How machine learning can improve money management<
By Michael Maiello – Two disciplines familiar to econometricians, factor analysis of equities returns and machine learning, have grown up alongside each other. Used in tandem, these fields of study can build effective investment-management tools, according to City University of Hong Kong’s Guanho Feng (a graduate of Chicago Booth’s PhD Program), Booth’s Nicholas Polson, and Booth PhD candidate Jianeng Xu.
The researchers set out to determine whether they could create a deep-learning model to automate the management of a portfolio built on buying stocks that are expected to rise and short selling those that are expected to fall, known as a long-short strategy. They created a machine-learning algorithm that built a long-short equity portfolio from the top and bottom 20 percent of a 3,000-stock universe.
They ranked the equities using the five-factor model of Chicago Booth’s Eugene F. Fama and Dartmouth’s Kenneth R. French. Fama and French break down the components of stock returns over time into five factors: market risk, in which stocks with less risk relative to their benchmark outperform those with more risk; size, in which companies with small market capitalizations outperform larger companies; value, where a low price-to-book ratio outperforms high; profitability, where higher operating profits outperform; and reinvestment, in which companies that reinvest outperform those that don’t. more>
Posted in Banking, Book review, Business, Economy, Education, How to, Technology
Tagged Business improvement, Capital, Chicago Booth, Financial crisis, Skills
Why banning plastic bags doesn’t work as intended
Benefits of bag regulations are mitigated by changes in consumer behavior
By Rebecca Stropoli – As well-intentioned bans on plastic shopping bags roll out across the United States, there’s an unintended consequence that policy makers should take into account. It turns out that when shoppers stop receiving free bags from supermarkets and other retailers, they make up for it by buying more plastic trash bags, significantly reducing the environmental effectiveness of bag bans by substituting one form of plastic film for another, according to University of Sydney’s Rebecca L. C. Taylor.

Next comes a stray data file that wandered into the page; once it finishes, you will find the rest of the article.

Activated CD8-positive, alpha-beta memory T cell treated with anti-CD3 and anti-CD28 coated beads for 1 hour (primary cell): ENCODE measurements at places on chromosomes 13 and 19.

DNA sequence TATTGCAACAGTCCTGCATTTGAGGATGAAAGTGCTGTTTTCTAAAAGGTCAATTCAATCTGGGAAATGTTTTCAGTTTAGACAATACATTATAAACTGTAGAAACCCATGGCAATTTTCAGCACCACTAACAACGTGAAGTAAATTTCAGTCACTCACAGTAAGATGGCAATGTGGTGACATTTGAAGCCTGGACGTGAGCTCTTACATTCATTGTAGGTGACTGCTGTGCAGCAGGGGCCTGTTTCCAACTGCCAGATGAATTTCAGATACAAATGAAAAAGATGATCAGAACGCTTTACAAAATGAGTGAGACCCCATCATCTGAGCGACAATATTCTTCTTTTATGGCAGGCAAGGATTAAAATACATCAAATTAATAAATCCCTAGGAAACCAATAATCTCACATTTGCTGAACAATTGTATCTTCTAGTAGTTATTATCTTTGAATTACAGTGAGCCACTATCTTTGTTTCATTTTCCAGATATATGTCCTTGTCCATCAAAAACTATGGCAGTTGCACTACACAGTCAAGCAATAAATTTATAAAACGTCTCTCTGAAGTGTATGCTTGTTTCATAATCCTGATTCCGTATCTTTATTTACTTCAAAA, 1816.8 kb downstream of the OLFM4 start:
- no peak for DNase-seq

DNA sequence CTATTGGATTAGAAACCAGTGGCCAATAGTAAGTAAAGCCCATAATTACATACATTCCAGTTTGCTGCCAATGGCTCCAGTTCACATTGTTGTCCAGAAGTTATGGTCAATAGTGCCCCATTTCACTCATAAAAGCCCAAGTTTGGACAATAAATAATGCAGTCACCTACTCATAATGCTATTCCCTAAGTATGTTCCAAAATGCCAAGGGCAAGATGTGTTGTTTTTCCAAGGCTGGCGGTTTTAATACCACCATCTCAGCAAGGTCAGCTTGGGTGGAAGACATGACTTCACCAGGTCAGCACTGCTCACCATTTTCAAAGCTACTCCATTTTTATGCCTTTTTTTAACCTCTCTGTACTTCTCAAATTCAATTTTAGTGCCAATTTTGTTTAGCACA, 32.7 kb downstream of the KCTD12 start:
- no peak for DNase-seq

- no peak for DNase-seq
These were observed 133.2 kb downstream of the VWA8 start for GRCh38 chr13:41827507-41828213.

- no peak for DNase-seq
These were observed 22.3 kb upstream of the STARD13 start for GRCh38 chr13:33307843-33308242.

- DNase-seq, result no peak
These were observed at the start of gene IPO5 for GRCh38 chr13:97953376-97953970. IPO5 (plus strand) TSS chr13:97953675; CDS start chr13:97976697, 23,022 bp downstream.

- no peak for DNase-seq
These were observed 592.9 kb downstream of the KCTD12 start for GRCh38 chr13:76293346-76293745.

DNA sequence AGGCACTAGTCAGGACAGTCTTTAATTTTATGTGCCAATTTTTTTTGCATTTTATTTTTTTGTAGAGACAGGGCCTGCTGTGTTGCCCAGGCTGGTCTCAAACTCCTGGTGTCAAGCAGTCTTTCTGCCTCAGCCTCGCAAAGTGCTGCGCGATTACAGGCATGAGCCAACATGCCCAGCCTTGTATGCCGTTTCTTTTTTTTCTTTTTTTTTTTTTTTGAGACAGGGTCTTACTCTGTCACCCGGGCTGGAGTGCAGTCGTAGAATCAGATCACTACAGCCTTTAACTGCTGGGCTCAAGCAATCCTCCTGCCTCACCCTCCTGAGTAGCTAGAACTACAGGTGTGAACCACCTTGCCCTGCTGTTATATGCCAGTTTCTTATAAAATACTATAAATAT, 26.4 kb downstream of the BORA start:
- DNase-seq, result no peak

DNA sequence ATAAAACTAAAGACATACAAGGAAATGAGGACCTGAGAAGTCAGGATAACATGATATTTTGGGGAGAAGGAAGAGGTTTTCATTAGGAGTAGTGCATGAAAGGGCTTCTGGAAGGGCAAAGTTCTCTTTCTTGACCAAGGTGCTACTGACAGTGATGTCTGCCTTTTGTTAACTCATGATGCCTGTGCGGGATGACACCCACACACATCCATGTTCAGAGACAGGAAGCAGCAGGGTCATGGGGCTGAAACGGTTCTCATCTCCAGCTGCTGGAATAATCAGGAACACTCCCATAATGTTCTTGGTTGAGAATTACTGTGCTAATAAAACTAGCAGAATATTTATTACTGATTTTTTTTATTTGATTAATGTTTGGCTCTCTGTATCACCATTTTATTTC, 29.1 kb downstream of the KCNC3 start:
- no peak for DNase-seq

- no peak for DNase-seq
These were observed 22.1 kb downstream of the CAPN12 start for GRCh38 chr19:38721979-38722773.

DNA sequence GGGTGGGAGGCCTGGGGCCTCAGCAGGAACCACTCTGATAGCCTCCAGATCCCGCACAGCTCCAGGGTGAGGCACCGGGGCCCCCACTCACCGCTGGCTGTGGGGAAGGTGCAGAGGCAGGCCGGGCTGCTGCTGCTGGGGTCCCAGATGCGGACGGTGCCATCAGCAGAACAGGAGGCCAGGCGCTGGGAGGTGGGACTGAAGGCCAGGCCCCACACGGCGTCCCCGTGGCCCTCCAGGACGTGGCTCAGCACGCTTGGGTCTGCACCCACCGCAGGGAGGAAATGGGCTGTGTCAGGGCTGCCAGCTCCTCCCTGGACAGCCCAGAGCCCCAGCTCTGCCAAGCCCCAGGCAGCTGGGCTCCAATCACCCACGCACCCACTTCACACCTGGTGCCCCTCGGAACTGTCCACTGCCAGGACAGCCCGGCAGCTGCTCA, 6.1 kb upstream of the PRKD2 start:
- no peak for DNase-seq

Economists call this phenomenon “leakage”—when partial regulation of a product results in increased consumption of unregulated goods, Taylor writes. But her research focusing on the rollout of bag bans across 139 California cities and counties from 2007 to 2015 puts a figure on the leakage and develops an estimate for how much consumers already reuse those flimsy plastic shopping bags.
This is a live issue. After all those localities banned disposable bags, California outlawed them statewide, in 2016. In April 2019, New York became the second US state to impose a broad ban on single-use plastic bags. Since 2007, more than 240 local governments in the US have enacted similar policies.
She finds that the bag bans reduced the use of disposable shopping bags by 40 million pounds a year. But purchases of trash bags increased by almost 12 million pounds annually, offsetting about 29 percent of the benefit, her model demonstrates. Sales of small trash bags jumped 120 percent, of medium bags, 64 percent, and of tall kitchen garbage bags, 6 percent. Moreover, use of paper bags rose by more than 80 million pounds, or 652 million sacks, she finds. more>
Posted in Business, Economy, Education, How to, Nature, Net, Regulations, Science, Technology
Tagged Business improvement, Chicago Booth, Ecology, Economics, Internet, Skills